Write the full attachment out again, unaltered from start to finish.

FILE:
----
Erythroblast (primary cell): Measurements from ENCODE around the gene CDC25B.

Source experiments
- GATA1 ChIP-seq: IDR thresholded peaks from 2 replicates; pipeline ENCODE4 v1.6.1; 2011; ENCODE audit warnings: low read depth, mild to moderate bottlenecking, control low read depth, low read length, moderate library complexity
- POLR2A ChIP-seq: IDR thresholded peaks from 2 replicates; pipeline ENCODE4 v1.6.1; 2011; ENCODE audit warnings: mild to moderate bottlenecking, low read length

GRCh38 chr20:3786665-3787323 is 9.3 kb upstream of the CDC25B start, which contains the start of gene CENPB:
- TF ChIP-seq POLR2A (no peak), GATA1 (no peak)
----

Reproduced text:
Erythroblast (primary cell): Measurements from ENCODE around the gene CDC25B.

Source experiments
- GATA1 ChIP-seq: IDR thresholded peaks from 2 replicates; pipeline ENCODE4 v1.6.1; 2011; ENCODE audit warnings: low read depth, mild to moderate bottlenecking, control low read depth, low read length, moderate library complexity
- POLR2A ChIP-seq: IDR thresholded peaks from 2 replicates; pipeline ENCODE4 v1.6.1; 2011; ENCODE audit warnings: mild to moderate bottlenecking, low read length

GRCh38 chr20:3786665-3787323 is 9.3 kb upstream of the CDC25B start, which contains the start of gene CENPB:
- TF ChIP-seq POLR2A (no peak), GATA1 (no peak)